ARTICLES - CURRENT

Author: Staff Writer
5 March 2021

There’s been a surprising shift in South Africa’s property market

Data analytics company Lightstone has published its latest residential property index, detailing how the Covid-19 pandemic and lockdown have impacted home sales in South Africa.

The report shows that national house price inflation was 3.05% as of the end of December 2020. The low, high, and luxury value bands ended the year at about 2.5% while the mid-value segment ended the year at 4.9%.

The group said that in defiance of expectations, housing prices in the country did not crash during the year.

On the contrary, the luxury segment that has been trending closer to -0.5% at the end of 2019 is now growing close to 2.5% per annum.

The mid value segment has also added some speed going from 3.6% to 4.9%, while the high value segment has remained fairly stable at about 2.5%.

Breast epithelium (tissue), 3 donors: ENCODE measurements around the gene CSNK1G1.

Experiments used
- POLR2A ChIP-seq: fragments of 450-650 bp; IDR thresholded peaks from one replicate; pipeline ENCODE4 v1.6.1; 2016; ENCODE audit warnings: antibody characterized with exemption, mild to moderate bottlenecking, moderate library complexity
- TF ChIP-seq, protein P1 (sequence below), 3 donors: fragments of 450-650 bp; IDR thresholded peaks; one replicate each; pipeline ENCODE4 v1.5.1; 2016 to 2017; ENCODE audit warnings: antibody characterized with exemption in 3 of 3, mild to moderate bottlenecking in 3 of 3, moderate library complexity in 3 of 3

However, Lightstone noted that the low-value segment has decrease from 10.2% to 2.5%.

“At this point, it is difficult to point to the exact reason for the increase in the luxury segment and the decrease of the low-value segment,” it said.

“A possible reason could be because the luxury segment is far more dependent on interest rate, which have decreased significantly, while the low-value segment is more dependent on economic growth, which has also decreased significantly.”

The table provides a long-term view of annual rates of inflation for various geographical areas and property types.

It remains one of the best times in decades to buy property, said Samuel Seeff, chairman of the Seeff Property Group.

“The key driver of the market is the five-decade low interest rate which currently provides about a 30% saving on borrowing costs. At the same time, the banks are still keen to lend and first-time buyers can find favourable conditions.

This has seen a flood of first-time buyers heading to the market who are keen to get an offer to purchase signed and accepted as quickly as possible so that they do not lose out.

However, Seeff cautioned that first-time buyers must do their homework and ensure they inspect the property properly before making an offer.

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